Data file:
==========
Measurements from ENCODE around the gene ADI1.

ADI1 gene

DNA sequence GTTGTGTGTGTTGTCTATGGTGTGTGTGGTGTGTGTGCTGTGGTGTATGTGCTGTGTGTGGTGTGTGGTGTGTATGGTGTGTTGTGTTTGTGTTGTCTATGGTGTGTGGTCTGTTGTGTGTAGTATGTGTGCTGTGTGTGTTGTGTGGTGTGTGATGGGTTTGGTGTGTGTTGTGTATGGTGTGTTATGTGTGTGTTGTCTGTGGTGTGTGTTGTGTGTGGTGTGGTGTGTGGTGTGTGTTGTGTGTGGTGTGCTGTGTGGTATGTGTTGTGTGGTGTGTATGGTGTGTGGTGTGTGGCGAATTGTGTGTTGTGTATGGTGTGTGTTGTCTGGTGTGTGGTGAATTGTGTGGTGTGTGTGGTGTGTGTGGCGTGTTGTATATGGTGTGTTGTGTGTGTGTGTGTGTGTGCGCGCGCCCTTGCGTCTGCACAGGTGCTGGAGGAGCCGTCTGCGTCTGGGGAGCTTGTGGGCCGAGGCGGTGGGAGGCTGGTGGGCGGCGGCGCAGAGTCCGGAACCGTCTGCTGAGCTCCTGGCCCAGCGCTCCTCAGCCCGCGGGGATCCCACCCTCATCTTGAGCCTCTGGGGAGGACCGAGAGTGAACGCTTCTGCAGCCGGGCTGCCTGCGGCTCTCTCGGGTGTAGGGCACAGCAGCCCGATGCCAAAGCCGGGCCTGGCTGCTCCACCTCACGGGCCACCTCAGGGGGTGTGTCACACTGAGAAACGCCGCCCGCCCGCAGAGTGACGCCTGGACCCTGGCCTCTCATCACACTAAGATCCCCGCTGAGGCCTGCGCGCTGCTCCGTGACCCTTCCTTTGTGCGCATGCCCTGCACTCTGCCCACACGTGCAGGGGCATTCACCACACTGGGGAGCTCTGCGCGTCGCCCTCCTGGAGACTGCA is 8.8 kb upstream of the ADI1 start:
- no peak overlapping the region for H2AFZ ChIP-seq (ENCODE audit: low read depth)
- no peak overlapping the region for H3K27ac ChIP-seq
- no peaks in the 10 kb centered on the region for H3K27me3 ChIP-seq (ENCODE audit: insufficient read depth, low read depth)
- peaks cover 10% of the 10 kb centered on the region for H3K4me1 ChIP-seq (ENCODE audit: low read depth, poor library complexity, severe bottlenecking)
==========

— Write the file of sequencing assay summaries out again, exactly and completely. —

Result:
Measurements from ENCODE around the gene ADI1.

ADI1 gene

DNA sequence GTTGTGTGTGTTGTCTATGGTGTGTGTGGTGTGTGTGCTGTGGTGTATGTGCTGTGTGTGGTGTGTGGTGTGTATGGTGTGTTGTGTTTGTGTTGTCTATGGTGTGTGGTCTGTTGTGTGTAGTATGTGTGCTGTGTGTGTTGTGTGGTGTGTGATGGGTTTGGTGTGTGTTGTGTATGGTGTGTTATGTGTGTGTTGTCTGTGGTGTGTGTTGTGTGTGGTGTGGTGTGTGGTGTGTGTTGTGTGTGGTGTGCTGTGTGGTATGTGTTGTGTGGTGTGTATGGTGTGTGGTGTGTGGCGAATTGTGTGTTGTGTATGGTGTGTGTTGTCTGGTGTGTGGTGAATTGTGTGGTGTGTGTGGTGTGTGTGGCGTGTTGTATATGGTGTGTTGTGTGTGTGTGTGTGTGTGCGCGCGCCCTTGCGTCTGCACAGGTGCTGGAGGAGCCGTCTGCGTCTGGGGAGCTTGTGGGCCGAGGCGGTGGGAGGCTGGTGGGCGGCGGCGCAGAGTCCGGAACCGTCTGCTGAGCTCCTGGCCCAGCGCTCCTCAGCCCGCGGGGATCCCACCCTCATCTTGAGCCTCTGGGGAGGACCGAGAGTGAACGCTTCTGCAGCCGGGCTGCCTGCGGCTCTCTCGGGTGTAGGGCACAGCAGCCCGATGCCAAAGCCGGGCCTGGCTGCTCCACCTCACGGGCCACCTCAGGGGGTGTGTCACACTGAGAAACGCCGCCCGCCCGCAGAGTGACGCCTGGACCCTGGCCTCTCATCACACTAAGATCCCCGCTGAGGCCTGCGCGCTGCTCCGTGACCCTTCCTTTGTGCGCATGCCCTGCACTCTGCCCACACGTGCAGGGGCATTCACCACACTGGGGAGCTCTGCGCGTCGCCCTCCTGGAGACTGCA is 8.8 kb upstream of the ADI1 start:
- no peak overlapping the region for H2AFZ ChIP-seq (ENCODE audit: low read depth)
- no peak overlapping the region for H3K27ac ChIP-seq
- no peaks in the 10 kb centered on the region for H3K27me3 ChIP-seq (ENCODE audit: insufficient read depth, low read depth)
- peaks cover 10% of the 10 kb centered on the region for H3K4me1 ChIP-seq (ENCODE audit: low read depth, poor library complexity, severe bottlenecking)